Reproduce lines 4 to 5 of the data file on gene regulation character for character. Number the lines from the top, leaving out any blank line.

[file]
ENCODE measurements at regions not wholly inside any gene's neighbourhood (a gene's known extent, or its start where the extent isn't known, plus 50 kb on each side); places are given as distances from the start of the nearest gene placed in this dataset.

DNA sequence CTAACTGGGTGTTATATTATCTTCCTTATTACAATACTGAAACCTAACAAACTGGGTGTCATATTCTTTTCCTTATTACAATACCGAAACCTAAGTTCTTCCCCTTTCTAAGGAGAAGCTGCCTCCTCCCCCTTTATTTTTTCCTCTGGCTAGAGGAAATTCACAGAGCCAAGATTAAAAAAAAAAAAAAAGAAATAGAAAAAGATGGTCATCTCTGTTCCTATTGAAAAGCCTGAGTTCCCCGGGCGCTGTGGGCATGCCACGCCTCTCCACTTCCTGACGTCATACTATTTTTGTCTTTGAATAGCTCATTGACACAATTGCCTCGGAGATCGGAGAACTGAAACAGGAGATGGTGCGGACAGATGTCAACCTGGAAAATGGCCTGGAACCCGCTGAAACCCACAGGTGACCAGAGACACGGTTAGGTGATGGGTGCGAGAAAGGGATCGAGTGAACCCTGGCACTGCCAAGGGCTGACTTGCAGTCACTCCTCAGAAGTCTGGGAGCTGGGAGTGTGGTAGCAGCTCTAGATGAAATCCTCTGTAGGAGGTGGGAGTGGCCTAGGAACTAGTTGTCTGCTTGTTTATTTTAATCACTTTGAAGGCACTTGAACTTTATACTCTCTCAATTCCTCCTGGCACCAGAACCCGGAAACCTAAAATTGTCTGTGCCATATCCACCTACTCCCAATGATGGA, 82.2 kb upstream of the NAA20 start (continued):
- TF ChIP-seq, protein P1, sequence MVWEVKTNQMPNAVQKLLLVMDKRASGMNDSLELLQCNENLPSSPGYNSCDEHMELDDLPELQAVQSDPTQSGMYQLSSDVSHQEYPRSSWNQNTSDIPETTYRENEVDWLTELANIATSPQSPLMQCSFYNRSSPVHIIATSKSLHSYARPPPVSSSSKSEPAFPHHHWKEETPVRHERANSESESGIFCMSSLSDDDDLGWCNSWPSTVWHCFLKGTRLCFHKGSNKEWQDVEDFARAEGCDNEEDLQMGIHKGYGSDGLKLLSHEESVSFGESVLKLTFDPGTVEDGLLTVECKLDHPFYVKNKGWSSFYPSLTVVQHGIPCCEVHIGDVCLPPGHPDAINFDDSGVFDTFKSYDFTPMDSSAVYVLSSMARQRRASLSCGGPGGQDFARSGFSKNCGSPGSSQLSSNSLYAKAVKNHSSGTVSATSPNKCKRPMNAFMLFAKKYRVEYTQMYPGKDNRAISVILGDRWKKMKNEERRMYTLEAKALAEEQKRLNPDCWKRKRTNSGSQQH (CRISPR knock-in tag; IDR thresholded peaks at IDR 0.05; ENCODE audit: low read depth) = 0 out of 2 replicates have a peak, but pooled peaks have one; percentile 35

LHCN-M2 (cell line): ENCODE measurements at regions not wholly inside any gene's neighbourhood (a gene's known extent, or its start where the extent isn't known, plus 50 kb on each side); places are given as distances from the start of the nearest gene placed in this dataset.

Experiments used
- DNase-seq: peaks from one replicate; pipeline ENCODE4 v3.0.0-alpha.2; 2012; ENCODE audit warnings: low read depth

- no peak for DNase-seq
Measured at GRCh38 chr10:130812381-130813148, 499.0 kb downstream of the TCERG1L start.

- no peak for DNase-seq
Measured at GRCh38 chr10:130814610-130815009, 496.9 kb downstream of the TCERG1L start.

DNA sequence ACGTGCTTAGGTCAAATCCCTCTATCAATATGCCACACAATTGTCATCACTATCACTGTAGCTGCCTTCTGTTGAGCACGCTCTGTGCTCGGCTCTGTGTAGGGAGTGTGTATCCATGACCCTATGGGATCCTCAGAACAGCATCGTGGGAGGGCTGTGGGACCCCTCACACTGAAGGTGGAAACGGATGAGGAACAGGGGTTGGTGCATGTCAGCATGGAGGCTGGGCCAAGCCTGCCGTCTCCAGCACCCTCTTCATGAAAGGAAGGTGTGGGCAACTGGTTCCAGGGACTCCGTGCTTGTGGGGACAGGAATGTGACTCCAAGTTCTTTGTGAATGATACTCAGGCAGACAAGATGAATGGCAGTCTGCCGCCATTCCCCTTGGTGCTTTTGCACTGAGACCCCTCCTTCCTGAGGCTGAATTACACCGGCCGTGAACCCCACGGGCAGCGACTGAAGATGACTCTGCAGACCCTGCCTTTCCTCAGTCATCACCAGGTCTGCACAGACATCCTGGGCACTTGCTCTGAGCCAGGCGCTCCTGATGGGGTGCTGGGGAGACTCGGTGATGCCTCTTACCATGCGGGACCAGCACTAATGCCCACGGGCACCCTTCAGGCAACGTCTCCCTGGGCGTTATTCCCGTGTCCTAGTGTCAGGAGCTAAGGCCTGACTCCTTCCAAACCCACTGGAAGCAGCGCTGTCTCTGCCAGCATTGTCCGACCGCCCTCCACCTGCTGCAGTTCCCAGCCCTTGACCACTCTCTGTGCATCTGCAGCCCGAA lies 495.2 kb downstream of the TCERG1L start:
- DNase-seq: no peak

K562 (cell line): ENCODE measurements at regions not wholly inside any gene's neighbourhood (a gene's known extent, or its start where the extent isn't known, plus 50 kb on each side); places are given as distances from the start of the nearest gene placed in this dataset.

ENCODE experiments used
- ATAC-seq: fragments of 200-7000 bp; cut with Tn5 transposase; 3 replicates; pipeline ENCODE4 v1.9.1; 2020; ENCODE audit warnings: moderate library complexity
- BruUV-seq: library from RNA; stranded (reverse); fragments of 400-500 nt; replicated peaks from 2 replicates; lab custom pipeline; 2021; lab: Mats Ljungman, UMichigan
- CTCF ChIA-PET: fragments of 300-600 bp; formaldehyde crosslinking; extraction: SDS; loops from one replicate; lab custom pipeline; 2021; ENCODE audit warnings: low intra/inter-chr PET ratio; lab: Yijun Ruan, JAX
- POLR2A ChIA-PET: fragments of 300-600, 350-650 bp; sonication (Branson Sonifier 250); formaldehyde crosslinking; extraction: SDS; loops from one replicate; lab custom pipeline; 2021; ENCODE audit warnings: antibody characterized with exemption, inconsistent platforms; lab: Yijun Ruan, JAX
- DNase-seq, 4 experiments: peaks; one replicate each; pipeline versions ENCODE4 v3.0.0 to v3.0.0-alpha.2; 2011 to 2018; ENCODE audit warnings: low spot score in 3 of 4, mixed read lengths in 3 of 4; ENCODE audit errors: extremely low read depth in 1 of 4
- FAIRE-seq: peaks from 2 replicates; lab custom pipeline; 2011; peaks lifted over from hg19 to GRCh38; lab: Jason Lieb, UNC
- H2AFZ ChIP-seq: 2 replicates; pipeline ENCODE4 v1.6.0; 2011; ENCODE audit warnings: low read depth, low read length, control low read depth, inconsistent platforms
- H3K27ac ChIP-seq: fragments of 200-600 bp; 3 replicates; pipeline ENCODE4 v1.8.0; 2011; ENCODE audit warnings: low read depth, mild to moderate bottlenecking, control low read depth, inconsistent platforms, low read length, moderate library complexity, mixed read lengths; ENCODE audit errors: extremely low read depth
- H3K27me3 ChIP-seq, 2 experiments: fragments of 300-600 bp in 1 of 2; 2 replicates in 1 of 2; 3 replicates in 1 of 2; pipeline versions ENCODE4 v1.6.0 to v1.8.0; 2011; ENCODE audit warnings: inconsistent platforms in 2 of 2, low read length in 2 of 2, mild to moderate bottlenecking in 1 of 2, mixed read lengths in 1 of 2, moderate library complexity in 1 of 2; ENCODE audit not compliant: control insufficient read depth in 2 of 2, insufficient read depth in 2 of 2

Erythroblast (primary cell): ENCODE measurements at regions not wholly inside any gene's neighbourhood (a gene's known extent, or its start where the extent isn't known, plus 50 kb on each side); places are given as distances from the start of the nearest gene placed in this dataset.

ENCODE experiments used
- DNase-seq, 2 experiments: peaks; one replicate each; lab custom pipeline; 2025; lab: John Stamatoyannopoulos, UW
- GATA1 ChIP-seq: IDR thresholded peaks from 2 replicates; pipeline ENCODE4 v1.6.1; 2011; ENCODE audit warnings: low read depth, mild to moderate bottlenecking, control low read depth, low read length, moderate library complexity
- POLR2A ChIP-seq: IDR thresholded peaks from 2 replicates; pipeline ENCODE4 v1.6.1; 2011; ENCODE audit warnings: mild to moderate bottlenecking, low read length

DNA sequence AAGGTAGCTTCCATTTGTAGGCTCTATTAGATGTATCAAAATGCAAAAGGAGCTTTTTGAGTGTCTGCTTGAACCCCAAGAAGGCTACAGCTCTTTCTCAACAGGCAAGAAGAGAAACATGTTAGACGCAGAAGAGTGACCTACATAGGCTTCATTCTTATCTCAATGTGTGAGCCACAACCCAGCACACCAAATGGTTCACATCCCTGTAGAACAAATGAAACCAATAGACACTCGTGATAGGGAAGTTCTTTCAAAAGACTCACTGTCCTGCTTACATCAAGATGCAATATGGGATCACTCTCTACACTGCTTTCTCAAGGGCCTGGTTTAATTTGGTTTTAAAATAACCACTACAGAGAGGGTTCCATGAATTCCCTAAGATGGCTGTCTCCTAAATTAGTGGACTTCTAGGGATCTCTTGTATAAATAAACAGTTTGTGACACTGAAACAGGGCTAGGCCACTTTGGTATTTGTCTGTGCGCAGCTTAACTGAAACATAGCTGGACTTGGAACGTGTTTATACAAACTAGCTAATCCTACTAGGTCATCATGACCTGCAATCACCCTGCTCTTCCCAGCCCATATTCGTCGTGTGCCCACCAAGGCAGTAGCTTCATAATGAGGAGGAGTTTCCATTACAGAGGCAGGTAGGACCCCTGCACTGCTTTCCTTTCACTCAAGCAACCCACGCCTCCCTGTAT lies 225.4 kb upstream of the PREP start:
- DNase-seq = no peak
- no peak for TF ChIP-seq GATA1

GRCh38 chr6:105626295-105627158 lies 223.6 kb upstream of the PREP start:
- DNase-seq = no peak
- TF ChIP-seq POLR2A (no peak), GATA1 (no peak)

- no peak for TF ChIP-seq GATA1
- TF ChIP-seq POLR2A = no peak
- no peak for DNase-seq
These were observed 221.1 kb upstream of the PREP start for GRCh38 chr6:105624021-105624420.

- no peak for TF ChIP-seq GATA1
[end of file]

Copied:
LHCN-M2 (cell line): ENCODE measurements at regions not wholly inside any gene's neighbourhood (a gene's known extent, or its start where the extent isn't known, plus 50 kb on each side); places are given as distances from the start of the nearest gene placed in this dataset.

Experiments used